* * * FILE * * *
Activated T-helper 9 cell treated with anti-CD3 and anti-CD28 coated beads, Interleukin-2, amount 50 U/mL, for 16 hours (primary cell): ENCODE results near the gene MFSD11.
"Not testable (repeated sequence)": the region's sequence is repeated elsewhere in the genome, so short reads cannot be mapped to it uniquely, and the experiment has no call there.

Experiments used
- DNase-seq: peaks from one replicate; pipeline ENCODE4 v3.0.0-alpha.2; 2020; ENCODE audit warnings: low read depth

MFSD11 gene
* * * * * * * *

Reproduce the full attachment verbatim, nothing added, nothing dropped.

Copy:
Activated T-helper 9 cell treated with anti-CD3 and anti-CD28 coated beads, Interleukin-2, amount 50 U/mL, for 16 hours (primary cell): ENCODE results near the gene MFSD11.
"Not testable (repeated sequence)": the region's sequence is repeated elsewhere in the genome, so short reads cannot be mapped to it uniquely, and the experiment has no call there.

Experiments used
- DNase-seq: peaks from one replicate; pipeline ENCODE4 v3.0.0-alpha.2; 2020; ENCODE audit warnings: low read depth

MFSD11 gene